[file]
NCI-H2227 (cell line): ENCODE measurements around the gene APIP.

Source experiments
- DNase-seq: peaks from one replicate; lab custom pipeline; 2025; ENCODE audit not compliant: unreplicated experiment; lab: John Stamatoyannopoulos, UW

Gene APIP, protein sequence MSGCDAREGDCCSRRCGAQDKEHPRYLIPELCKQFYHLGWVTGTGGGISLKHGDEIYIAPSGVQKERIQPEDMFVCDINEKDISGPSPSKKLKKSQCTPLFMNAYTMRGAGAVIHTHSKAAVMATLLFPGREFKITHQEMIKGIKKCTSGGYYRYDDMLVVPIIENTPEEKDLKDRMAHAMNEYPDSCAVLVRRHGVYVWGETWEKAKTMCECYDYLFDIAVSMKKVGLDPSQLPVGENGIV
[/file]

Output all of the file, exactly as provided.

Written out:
NCI-H2227 (cell line): ENCODE measurements around the gene APIP.

Source experiments
- DNase-seq: peaks from one replicate; lab custom pipeline; 2025; ENCODE audit not compliant: unreplicated experiment; lab: John Stamatoyannopoulos, UW

Gene APIP, protein sequence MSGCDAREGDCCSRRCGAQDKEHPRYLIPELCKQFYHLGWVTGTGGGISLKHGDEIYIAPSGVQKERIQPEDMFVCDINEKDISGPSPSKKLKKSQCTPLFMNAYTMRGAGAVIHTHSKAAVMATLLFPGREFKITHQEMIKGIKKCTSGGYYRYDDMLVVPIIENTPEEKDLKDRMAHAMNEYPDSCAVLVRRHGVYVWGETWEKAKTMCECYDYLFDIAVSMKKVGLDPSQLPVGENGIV